A WHO (World Health Organisation) report states that 35 % of duplicate drugs sold all over the world comes from India. This means that one out of ten medical products circulating in India are fake or of substandard quality. Approximately 20 % of the drugs sold across the nation are counterfeit or fake. The report further states that the fake drug market in India stands at Rs 4000 crore. The aftermaths of fake medicines are quite worrisome not just for India but for other countries as well. Duplicate medicines can promote antimicrobial resistance due to which the infection can be carried and passed on to people travelling to different countries. The mutated bacteria or virus is impossible to be treated with the same medicines as they become resistant to it.

Witnessing the looming danger, NITI Ayog which is government’s policy think tank has collaborated with Oracle and Apollo hospitals. Oracle will implement its block chain technology and a ledger system in the supply chain of pharmaceutical company. This will lead to creation of records cannot be altered with every transaction.

With the implementation of blockchain technology all kinds of medical and pharmaceutical products will be eliminated form the hospital chain’s inventory. The technology will help in reducing the distribution and sale of fake medicines. The system will also help in real-time monitoring of the production and export. The blocks of blockchain technology are continuous growing list of records that are linked using cryptography. In the pharmaceutical sector, blockchain will help in stopping the entry of fake drugs.

The collaboration of NITI Ayog and Oracle will help hospital chains across India to bring the entire inventory under the blockchain which will effectively check the intrusion of fake drugs. Moreover, government will also be able to keep a tap on the production and supply of the drugs. Besides big companies like Oracle many startups such as LinkLab, LifeCrypter, Chronicled and BlockVerify are also working to find solutions for the pharmaceutical sector through the use of blockchain technology.

AICDF wants anti-counterfeiting technology for essential medicines

The CDSCO (Central Drugs Standard Control Organization) is on the verge of implementing a track and trace mechanism for prominent drug manufacturing companies which are most susceptible to counterfeiting. But, the step can only reap benefits if the move extends to NLEM (National List of Essential Medicines) products as well says, AICDF (All India Chemists & Distributors Federation).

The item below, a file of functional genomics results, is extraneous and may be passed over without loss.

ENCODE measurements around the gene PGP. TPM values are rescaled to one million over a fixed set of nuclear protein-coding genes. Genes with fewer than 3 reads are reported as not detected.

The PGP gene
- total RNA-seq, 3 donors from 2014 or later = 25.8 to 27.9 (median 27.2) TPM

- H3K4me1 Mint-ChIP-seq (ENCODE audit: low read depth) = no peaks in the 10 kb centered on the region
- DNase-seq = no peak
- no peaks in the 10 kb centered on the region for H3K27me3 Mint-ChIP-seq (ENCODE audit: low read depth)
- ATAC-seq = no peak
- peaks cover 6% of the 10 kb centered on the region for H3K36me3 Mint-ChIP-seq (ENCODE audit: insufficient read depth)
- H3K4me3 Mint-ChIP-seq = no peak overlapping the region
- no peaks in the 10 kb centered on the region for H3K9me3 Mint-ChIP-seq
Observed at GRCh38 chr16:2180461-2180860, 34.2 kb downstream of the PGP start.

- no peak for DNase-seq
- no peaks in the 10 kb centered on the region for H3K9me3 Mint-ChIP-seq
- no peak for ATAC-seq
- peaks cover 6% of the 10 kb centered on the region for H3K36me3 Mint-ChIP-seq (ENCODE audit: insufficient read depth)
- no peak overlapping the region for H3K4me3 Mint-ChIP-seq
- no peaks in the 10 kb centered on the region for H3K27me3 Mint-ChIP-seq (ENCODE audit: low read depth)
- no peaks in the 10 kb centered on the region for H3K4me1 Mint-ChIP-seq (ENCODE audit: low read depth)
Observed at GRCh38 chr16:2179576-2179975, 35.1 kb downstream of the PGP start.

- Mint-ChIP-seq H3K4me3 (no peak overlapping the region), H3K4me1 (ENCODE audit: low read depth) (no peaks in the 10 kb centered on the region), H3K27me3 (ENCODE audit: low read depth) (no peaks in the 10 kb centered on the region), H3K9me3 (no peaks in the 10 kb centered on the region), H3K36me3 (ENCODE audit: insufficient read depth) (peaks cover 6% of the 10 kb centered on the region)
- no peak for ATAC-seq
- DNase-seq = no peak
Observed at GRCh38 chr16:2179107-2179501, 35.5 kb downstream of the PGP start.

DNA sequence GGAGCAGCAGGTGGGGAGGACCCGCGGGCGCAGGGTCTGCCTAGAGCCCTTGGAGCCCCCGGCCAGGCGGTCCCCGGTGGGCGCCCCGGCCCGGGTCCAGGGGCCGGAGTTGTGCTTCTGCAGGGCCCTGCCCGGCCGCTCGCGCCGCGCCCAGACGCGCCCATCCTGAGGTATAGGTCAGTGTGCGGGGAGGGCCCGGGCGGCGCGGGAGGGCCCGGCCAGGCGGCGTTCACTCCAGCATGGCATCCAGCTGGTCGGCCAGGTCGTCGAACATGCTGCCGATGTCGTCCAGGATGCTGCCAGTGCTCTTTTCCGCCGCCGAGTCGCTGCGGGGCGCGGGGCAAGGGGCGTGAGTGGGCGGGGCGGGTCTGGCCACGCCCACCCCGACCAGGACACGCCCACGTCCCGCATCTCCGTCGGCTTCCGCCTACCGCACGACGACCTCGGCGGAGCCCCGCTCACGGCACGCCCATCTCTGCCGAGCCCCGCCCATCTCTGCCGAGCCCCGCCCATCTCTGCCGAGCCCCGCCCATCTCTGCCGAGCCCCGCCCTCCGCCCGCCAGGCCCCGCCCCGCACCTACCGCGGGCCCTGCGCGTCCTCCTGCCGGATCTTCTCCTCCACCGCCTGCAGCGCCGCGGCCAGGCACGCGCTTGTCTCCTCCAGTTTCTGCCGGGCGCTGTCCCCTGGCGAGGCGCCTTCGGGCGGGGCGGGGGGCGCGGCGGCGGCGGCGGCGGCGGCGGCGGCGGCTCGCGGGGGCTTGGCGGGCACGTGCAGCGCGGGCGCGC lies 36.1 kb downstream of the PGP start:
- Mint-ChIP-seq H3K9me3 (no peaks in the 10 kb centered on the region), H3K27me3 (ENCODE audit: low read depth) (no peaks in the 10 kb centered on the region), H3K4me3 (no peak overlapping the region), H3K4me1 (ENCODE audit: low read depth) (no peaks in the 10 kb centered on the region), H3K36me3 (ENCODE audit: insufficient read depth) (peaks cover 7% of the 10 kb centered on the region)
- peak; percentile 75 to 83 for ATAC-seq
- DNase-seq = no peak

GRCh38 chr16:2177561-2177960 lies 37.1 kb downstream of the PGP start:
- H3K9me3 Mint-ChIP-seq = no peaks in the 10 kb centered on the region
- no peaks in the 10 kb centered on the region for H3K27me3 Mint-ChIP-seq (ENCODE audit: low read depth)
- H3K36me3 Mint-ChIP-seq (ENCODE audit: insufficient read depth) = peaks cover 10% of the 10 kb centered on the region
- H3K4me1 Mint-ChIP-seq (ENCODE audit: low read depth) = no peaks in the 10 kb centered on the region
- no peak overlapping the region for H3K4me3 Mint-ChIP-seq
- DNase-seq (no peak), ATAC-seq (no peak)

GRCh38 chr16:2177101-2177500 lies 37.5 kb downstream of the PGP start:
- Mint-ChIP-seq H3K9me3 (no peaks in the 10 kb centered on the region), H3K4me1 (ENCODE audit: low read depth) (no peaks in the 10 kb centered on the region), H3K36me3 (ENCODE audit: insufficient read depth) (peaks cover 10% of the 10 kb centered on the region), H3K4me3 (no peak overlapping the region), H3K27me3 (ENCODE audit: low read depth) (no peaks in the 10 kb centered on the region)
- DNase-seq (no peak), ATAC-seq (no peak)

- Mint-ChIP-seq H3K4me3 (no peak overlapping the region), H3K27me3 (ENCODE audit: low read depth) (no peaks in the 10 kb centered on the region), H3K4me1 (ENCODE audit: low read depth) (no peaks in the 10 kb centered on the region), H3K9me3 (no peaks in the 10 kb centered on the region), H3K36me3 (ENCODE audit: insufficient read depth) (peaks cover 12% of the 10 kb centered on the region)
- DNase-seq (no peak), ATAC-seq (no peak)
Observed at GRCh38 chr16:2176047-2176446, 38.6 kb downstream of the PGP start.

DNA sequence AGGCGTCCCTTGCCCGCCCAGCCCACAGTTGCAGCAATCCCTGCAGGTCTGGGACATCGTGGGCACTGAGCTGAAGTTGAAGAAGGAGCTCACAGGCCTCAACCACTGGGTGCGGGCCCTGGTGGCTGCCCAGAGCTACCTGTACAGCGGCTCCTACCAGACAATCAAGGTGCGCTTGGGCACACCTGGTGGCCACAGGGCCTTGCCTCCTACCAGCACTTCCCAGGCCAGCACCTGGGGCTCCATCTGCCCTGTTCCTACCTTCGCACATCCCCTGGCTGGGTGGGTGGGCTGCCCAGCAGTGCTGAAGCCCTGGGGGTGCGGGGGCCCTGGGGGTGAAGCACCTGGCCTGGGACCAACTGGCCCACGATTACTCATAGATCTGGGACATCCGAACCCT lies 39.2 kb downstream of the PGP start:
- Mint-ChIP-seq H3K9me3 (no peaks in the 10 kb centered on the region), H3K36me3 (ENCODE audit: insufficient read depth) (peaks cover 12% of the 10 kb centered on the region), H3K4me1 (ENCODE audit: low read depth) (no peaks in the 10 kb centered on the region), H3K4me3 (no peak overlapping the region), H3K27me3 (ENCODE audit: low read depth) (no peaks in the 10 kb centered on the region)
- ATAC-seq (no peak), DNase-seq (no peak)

CDSCO has identified top 300 drug companies based on the moving annual data. The organization wants top 300 drug brands to print a 14-digit number on the labels of the product along with their contact number. This will help the consumer to check the authenticity of the drugs by sending a text message on the number provided on the label. One would receive information like batch number or the expiry date of the product with other details verifying the product’s genuineness.

However, the AICDF has disagreed with the current move and has stated that counterfeiters concentrate more on the brands which have been popular for more than a decade- the brands well known to common people. Joydeep Sarkar General Secretary of AICDF stated that any new molecule included in NLEM, post-DPCO-2013, can churn out huge profits. In 1995 the NLEM brands had a profit margin of 100 % which has now grown up to 500 to 800 %.

Sarkar also said that government should take proactive measures to banish counterfeiting from the pharma industry but, production of fake medicines starts with the availability of basic ingredients imported by companies. It’s the negligence of the concerned authorities who are quite liberal in allowing easy import of salts rather clearing them through a stringent check. Moreover, no restriction on proper disposal of expired medicines has also encouraged the sale of counterfeit medicines as manufacturers show reluctance to take back expired medicines from stockists. He also pointed out that instead of taking measures against the real offenders who are the manufacturers, authorities consider traders as the prime culprits.

Expressing his doubt on the efficacy of unique code to be printed on dug packs to counter duplication he said that the use of a code, QR-code or a special mark will not be able to restrict counterfeiting. In the past counterfeiters have been able to replicate labels and with time they would also find ways to replicate special codes thus diminishing the line between fake and real product.

Fake Drugs

42% of the World’s Fake Drugs are Dumped in Africa

As though access to essential drugs and medications was not sufficiently hard to develop nations, another examination uncovers that a portion of the medications that we can get hold of might make us more ailing. As indicated by the World Health Organization (WHO), in a report discharged on November 28, an expected 1 of every 10 medical items flowing in low and middle-income nations are either substandard or misrepresented. Continue reading “42% of the World’s Fake Drugs are Dumped in Africa”